Monday, June 1

What to do when you disagree

Scripture: Proverbs 22-24, Romans 14

Romans 14:13 So let’s stop condemning each other. Decide instead to live in such a way that you will not cause another believer to stumble and fall.

Romans 14:15 And if another believer is distressed by what you eat, you are not acting in love if you eat it. Don’t let your eating ruin someone for whom Christ died.

Observation

In Romans 14-15, Paul deals with issues of conscience, matters where good Christians may disagree.  The two examples he uses are diet and days of worship.  Some early Christians were vegetarians (probably because most meat had been sacrificed at an idol temple); others ate anything.  Some early Christians worshipped on one day; others on another (the debate may have been over the Sabbath vs. Sunday worship).  Paul gives two great principles for handling these disagreements.

First, stop judging and condemning each other.  Have your opinion; let your brother have his.  Understand that you are not his judge—that’s the Lord’s responsibility.  If you have a conviction, you should live accordingly—failure to live your conviction is sin.  But you should also allow your brother or sister the same freedom to live their conviction without censure from you.  Disagreement is ok when we do it in love and without condemnation.

Second, always act in love toward others.  If your freedom causes them harm or grief, you’re being selfish and not acting in love.  My pastor used to say, “Don’t let your freedom become another person’s bondage.”  If what I do hurts others, I should stop doing it.  And Paul embeds this profound thought in his argument: “Don’t let your eating ruin someone for whom Christ died.”  I want to remember that every person—including the one with whom I disagree—is someone for whom Christ died.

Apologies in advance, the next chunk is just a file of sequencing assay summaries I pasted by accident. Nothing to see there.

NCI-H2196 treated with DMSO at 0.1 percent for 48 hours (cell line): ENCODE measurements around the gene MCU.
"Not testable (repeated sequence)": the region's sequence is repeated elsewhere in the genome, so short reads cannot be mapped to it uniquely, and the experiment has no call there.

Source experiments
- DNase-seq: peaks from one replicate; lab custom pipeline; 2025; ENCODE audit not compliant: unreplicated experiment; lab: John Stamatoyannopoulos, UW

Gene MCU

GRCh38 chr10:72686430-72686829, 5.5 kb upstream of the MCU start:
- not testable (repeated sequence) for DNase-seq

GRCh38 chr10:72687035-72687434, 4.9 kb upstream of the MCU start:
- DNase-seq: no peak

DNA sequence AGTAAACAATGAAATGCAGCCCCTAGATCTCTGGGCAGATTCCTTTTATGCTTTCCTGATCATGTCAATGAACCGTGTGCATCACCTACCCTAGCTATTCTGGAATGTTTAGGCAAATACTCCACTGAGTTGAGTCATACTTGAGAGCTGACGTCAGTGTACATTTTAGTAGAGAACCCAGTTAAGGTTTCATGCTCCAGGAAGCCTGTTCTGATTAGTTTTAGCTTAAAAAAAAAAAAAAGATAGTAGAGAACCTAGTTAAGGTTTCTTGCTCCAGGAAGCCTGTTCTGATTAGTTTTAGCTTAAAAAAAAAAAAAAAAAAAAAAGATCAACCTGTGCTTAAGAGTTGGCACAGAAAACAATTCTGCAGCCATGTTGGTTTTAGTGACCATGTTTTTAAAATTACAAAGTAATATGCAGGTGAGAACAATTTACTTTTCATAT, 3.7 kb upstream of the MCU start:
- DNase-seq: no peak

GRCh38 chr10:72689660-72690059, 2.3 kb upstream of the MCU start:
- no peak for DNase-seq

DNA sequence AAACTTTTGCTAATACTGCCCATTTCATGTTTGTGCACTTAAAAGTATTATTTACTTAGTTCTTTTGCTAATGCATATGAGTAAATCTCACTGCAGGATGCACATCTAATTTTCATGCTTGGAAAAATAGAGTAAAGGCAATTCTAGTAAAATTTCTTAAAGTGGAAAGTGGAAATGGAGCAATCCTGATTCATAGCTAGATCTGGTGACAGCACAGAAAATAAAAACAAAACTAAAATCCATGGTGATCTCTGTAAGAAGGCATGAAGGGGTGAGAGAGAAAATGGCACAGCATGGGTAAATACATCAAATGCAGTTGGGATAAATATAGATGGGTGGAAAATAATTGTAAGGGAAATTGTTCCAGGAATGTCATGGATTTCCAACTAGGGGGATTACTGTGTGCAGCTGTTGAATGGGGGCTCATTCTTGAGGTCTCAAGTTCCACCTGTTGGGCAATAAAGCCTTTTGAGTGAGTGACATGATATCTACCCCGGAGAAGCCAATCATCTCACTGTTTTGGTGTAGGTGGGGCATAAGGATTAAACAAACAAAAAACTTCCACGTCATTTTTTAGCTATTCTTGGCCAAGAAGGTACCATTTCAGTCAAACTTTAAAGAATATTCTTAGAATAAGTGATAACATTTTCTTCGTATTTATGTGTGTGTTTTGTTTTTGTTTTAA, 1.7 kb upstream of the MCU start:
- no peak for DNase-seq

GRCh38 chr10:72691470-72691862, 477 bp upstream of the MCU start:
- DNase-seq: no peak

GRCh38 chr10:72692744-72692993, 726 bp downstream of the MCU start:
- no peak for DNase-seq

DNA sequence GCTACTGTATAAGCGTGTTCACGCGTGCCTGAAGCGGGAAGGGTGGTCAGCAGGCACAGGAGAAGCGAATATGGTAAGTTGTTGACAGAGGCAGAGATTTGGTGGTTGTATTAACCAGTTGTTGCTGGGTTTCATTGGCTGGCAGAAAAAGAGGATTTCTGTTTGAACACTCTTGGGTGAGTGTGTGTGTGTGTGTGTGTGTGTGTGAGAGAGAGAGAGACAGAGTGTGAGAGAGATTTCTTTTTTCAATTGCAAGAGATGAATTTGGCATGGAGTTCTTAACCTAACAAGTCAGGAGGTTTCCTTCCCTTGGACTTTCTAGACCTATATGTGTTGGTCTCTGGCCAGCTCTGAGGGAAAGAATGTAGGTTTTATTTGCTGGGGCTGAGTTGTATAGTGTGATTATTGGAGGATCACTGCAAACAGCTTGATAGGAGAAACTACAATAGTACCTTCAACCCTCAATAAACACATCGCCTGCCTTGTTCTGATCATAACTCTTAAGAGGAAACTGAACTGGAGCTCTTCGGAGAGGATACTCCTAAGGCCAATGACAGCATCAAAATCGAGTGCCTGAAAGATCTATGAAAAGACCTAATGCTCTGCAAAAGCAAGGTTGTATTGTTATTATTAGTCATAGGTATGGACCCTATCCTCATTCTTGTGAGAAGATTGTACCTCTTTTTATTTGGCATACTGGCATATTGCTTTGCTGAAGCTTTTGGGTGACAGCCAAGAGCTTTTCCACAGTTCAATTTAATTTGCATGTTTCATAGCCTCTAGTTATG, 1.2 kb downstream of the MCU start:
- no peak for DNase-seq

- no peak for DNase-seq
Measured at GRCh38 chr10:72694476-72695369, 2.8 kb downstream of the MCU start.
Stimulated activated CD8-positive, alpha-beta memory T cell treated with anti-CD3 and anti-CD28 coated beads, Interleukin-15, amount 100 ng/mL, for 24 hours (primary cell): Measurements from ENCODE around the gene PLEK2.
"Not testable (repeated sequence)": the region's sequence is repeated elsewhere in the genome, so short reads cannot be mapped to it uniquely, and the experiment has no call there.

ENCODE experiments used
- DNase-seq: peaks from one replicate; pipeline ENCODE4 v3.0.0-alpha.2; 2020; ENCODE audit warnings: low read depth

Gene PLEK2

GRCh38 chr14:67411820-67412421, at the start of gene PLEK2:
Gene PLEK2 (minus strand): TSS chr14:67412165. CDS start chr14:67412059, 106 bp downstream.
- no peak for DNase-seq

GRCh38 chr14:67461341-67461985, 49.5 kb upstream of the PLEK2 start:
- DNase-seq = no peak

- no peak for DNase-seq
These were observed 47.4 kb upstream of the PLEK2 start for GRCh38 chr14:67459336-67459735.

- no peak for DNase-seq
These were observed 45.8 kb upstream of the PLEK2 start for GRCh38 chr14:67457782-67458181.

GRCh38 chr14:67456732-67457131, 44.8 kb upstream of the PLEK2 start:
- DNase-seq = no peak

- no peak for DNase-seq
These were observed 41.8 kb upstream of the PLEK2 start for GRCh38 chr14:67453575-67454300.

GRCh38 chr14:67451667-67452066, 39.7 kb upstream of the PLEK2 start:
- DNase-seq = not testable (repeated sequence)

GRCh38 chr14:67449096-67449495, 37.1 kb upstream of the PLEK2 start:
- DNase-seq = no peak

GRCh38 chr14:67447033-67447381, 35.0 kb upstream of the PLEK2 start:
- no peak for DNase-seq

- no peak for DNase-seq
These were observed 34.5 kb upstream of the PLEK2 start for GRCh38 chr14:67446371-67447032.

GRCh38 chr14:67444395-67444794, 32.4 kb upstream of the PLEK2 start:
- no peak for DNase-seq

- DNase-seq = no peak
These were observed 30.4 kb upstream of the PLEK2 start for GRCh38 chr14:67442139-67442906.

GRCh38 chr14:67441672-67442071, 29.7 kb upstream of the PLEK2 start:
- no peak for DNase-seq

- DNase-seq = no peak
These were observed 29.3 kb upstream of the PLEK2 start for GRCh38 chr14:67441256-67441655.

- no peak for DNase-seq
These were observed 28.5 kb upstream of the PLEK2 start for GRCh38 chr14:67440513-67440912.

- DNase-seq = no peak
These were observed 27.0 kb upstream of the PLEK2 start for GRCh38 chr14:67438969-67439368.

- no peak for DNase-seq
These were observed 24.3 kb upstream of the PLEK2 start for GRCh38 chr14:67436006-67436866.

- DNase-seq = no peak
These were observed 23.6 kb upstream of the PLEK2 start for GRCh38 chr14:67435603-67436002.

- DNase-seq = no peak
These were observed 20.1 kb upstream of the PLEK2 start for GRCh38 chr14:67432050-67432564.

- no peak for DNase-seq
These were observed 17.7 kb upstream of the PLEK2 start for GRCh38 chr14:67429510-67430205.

Application

The application should be obvious in today’s divided environment.  Some people think we should all wear masks and some don’t.  Some people think Christians should meet together (citing our constitutional rights) and some don’t think that’s safe or wise.  Some are distressed by George Floyd’s death and some are distressed by the looting and violence (and many are distressed by both).  I could go on…

The point is that we need to do these two things that Paul told the Roman Christians to do.  

We need to stop judging and condemning each other because we see things differently.  We can live our convictions honestly and disagree with civility and leave judgment to the one true Judge who sees all and knows all (hint: that’s not you!).

We need to act in love towards everyone, especially those with whom we disagree.  We need to remember that person is someone for whom Christ died!

Prayer: Lord, I need your help.  I readily admit to being judgmental when I should be trying to listen and understand.  Help me remember that each person I meet is someone of infinite value to You—someone for whom Christ died.